If the goal is to advance population health through biomedical innovation, we must take measures to improve the efficiency of medication access pathways in healthcare delivery or suffer the consequences of more and more cost containment measures.

The case for investing more in healthcare, not less, would be easier to make if we were able to demonstrate better — and more equitable — outcomes for incurred costs.

It is time to embrace health efficiency as a guiding principle for action. For drug developers, this means leaning into systemic change that would couple broad availability with judicious use.

Effecting change

Let’s face it. Care delivery, including access to and use of medicines, is not a sexy topic. It doesn’t rouse excitement like cutting-edge science and its promise of medical breakthroughs. But what’s the point of a breakthrough that doesn’t reach the patients who need it, or that is used in the wrong patients, in whom it may do more harm than good?

The problem of effective and equitable drug access is a multiheaded beast, involving many stakeholders across the healthcare ecosystem. Solutions won’t be simple, and companies can’t effect change on their own. The complexity is daunting, but companies should resist the temptation to default to the status quo of having eyes for R&D only.

We call on companies to show leadership by engaging with multistakeholder collaborations to draft a road map to health efficiency that focuses on creating a streamlined path for routinely getting the right treatments to the right patients at the right time.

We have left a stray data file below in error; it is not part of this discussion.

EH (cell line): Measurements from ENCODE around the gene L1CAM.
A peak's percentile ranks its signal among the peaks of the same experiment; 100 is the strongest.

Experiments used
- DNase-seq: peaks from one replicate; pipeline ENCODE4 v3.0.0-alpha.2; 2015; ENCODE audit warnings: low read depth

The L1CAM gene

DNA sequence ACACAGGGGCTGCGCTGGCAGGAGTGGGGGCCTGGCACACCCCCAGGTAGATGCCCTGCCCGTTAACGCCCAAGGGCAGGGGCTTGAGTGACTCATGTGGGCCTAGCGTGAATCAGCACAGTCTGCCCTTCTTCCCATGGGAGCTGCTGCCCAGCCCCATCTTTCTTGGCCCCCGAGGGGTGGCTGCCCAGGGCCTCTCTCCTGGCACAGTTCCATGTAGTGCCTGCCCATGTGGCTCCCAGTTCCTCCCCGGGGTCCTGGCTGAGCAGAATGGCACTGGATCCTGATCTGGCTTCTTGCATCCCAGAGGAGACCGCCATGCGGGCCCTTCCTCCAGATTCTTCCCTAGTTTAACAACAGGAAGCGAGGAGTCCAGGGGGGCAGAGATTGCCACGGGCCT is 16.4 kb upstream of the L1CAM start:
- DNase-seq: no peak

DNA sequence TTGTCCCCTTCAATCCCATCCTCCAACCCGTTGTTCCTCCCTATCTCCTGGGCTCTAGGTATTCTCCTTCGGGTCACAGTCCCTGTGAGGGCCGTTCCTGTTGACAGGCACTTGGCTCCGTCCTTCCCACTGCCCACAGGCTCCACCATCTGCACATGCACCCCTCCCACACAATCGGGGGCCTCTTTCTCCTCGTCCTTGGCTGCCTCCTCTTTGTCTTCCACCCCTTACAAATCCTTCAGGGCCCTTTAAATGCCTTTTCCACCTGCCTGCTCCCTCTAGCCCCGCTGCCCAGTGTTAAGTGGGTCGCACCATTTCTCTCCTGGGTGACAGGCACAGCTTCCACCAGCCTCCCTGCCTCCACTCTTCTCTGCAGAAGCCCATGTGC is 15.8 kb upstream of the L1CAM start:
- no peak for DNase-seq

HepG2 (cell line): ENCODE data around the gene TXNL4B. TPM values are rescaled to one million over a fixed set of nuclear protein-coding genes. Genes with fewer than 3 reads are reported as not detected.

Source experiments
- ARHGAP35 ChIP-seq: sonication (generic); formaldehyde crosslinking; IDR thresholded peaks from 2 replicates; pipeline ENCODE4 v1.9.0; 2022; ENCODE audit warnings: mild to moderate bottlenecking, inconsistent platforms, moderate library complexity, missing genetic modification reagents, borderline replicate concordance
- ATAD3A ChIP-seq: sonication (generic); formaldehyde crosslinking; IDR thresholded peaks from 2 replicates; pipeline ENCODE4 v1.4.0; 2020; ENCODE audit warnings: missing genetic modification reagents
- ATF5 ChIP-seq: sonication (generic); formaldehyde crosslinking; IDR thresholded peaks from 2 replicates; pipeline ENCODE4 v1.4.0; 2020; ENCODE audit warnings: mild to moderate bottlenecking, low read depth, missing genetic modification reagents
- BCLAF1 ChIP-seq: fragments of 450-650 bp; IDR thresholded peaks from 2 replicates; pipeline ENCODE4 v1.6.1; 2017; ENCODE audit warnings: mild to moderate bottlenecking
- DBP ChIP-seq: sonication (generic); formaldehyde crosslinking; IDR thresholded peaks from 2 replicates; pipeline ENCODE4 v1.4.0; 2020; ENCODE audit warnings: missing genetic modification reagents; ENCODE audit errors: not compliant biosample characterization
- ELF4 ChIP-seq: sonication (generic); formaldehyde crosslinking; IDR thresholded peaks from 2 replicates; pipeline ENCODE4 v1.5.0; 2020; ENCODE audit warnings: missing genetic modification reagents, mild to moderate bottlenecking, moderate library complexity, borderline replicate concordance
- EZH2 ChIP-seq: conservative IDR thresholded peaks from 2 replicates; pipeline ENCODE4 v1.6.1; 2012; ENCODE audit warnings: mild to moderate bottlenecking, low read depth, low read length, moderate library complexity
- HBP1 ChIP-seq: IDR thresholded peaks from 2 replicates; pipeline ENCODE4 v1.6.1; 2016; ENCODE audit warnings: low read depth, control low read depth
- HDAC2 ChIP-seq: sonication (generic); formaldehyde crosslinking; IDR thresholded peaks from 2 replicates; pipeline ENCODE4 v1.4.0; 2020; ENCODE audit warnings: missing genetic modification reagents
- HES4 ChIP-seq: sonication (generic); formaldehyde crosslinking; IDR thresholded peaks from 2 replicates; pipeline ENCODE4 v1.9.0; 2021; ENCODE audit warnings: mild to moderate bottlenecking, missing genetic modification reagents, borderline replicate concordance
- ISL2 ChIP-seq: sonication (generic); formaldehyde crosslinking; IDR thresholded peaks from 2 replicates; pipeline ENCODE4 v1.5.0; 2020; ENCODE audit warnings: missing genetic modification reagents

The term health efficiency acknowledges the twin goals of improving health and increasing efficiency. Both are critical and must be considered together. Biomedical innovation is vital for health improvement and is only possible if innovation is rewarded. Likewise, improving health efficiency will require innovating on systemic solutions as much as on biomedicines.

What systemic solutions do we think are necessary to capture the full potential value of new medicines? There are probably dozens — elucidating and prioritizing them is one reason we need to capture the brainpower of multiple stakeholders, and could be step one for a precompetitive consortium.

But we can certainly define three as a good start.

Precision medicine will be key. Personalizing the selection and dosing of costly medicines, such as autoimmune biologics, requires the development of diagnostics by companies, reimbursement by payers, and use by physicians. 

Second, we must develop the ability to track outcomes at scale to support innovative value-based payments for necessarily costly innovations, such as durable cell and gene therapies.

Third, repurposing generic drugs to save lives, while in some cases simultaneously reducing costs, must become routine.

These may not be the first changes needed, but one thing is clear — a blueprint for achieving health efficiency is long overdue. The next wave of innovation must be translating new medicines into value for patients.

Effecting change will require broad recognition by all stakeholders that this unwieldy, difficult work to fix the pathways by which drugs reach patients is as essential as innovation in creating the drugs themselves. Market inefficiencies in our current system fuel financial waste and harm patients. Members of industry have much to gain by helping the system catch up with the science, which is the only way to ensure that biomedical innovation is part of the solution to long-term sustainable healthcare.

Gigi Hirsch is director of the Center for Biomedical System Design and NEWDIGS at Tufts Medical Center. Jane Barlow is EVP and chief clinical officer at Real Endpoints.